Brief Summary

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The black carpet beetle, Attagenus unicolor, is a serious household pest, the most common and most destructive of the carpet beetles in North America and Mexico (the other species being the common carpet beetle, furniture carpet beetle, the varied carpet beetle, all in the dermestid family). Attagenus unicolor is thought to have been brought to the states from Europe in the 1800s. This insect is particularly common in areas with lower relative humidity, as their eggs are susceptible to molding in humid conditions. The name carpet beetle derives from the damage these pests have historically incurred on wool carpets, but they are trouble in a much more general sense than simply carpets. In the larval stage, Attagenus unicolor will damage any product containing keratin (furs, feathers, leather, wool, silk, dried meat, dander, hair). They also do great damage to man-made synthetic products when they are mixed in with natural products (e.g. wool-synthetic yarn blends) because they need to eat more in order to satisfy their nutritional needs. In addition, black carpet beetles attack plant products (grains and cereals), making them a kitchen pest as well as a general household pest. Their destructive eating habits are much feared in museums. This species lives up to 650 days as a larva, depending on conditions. Larvae are carrot shaped, may reach up to almost 13 mms, and are covered with bristles with a distinguishing tuft of long hair on the back segment. The adults, elongated dark beetles about 3-5mm long, live up to two months and feed on flower pollen.

(Gahlfhoff 2010; Bughelp; Dill and Kirby 2010; Koehler and Oi 2003)

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Black carpet beetle

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The black carpet beetle (Attagenus unicolor) is a 3–5-millimetre-long (0.12–0.20 in) beetle that can be a serious household pest. The larvae grow to 7 mm (0.28 in) in length, are reddish brown in colour and covered with bristles. The larval form feeds on natural fibres, damaging carpets, furniture and clothing.

Life cycle

Attagenus unicolor undergoes complete metamorphosis, which has four life stages: Egg, larvae, pupae and adult. Each stage looks different, and needs different amounts of time to reach the next stage.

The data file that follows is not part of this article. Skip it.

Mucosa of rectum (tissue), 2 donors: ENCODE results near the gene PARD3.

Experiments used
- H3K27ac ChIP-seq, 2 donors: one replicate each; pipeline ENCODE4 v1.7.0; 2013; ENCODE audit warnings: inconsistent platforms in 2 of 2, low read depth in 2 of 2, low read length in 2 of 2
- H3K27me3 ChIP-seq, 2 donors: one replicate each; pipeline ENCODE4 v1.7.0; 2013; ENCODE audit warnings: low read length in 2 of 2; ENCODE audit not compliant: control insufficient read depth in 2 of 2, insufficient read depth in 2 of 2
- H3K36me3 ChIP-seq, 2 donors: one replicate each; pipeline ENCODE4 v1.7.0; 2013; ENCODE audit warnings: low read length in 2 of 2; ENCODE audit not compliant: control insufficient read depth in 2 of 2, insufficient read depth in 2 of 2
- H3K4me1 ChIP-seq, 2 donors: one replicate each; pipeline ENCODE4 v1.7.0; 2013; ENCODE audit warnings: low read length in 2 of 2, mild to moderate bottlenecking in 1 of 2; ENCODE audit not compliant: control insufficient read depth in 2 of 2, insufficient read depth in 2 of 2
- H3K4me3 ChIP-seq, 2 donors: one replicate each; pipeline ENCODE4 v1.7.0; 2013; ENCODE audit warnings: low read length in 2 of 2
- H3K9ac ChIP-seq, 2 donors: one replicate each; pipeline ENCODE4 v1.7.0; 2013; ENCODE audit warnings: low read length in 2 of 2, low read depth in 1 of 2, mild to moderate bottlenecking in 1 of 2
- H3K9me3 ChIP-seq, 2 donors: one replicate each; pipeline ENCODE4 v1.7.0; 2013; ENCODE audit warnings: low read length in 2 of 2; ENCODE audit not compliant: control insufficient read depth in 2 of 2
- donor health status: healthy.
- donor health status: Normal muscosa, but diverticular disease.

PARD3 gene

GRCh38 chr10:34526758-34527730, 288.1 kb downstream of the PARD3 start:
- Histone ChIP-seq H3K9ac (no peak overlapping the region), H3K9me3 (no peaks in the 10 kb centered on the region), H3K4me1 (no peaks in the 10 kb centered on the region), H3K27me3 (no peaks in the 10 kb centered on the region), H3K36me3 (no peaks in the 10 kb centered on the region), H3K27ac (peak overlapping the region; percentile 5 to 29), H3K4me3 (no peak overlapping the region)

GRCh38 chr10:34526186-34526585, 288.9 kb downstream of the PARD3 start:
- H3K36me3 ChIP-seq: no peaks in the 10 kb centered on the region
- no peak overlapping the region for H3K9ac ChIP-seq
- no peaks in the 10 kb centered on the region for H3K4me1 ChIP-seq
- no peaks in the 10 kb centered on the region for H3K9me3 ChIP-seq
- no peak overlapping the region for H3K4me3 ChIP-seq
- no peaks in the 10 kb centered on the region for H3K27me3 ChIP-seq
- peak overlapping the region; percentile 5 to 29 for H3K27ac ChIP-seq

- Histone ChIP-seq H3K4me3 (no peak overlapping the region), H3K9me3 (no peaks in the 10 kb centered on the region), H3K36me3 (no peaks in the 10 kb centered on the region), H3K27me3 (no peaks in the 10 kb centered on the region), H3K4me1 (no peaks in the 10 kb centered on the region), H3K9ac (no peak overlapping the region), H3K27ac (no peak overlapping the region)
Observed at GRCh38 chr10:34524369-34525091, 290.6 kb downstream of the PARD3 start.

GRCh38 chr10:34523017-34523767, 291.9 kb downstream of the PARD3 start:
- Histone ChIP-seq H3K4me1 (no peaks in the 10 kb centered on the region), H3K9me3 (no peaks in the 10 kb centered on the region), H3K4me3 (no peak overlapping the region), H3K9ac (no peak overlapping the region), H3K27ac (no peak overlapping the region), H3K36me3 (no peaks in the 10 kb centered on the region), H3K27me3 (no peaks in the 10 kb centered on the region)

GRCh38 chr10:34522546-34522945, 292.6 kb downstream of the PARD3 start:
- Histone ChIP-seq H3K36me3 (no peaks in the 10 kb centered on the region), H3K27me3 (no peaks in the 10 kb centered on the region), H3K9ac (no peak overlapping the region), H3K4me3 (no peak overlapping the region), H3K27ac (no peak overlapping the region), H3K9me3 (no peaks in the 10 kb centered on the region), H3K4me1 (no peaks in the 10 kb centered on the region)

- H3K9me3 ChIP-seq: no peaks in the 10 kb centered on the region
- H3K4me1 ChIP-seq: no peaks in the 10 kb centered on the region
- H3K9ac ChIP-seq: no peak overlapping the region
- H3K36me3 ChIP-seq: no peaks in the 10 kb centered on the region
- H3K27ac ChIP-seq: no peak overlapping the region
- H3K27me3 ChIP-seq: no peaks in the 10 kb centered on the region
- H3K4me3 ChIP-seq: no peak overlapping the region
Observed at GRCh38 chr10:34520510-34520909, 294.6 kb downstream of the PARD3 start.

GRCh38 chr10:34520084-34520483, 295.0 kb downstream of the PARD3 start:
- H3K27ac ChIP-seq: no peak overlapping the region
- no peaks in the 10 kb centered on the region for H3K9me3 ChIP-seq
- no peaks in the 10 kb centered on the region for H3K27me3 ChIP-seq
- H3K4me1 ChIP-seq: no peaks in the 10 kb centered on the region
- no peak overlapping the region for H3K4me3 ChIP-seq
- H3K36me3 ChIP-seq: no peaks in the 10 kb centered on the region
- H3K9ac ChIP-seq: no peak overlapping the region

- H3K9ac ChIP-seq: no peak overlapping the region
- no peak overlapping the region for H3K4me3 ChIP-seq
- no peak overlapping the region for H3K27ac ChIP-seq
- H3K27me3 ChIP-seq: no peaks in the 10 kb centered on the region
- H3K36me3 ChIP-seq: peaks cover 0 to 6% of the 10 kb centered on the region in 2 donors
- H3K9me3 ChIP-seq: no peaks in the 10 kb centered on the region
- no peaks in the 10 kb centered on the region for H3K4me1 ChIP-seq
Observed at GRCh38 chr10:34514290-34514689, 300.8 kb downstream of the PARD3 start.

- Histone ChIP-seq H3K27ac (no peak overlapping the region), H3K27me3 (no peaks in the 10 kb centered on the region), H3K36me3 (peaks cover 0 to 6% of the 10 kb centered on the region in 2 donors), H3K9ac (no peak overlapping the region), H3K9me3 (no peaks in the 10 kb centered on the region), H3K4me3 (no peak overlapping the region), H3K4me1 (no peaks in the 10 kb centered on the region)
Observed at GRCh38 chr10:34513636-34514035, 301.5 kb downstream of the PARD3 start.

Eggs are usually laid near or on a food source. If no food source can be found, the female will lay them in dark undisturbed locations where the larvae can feed on carpeting or clothing. They will also lay eggs on or near dog food or other pet food. Eggs take anywhere from 5 to 20 days to hatch depending on the conditions, such as temperature and humidity.

Larvae are about 1 mm (0.039 in) in size when they hatch from the egg. They grow fairly quickly depending on the food source availability and protein found in the food itself. Larvae moult about 10 to 15 times, or more depending on conditions. Sometimes if food is scarce they will retro-moult with the larvae moulting into a lower instar. They can do this multiple times, if they are large enough.

The larval stage is the longest and most destructive stage; they can remain as larvae for up to 3 years, although it does not typically take longer than 3 months to go through the larval stage if food and conditions are good. Larvae pupate in undisturbed locations, far away from the food source so that they aren't cannibalized.

Pupae are cream white but quickly turn yellow and darken with age. They do not eat in this stage nor move. They transform into the beetles in about 8 to 20 days, depending on the conditions. The beetle may stay in the shedded pupae case for an additional day or two.

Beetles start out white but darken with age. They typically do not eat, although they will sometimes eat flower pollen in the wild, but not indoors. Adults live for a few weeks, just long enough to mate and lay more eggs. They are eventually black in colour, hence the name Black Carpet Beetle. Females are capable of laying 50 to 100 eggs.

The whole life cycle under ideal conditions takes about 4 to 5 months, or less if given protein-rich food, such as pet food. The adult females will lay more eggs if water is present in small amounts.

See also

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Black carpet beetle: Brief Summary

provided by wikipedia EN

The black carpet beetle (Attagenus unicolor) is a 3–5-millimetre-long (0.12–0.20 in) beetle that can be a serious household pest. The larvae grow to 7 mm (0.28 in) in length, are reddish brown in colour and covered with bristles. The larval form feeds on natural fibres, damaging carpets, furniture and clothing.

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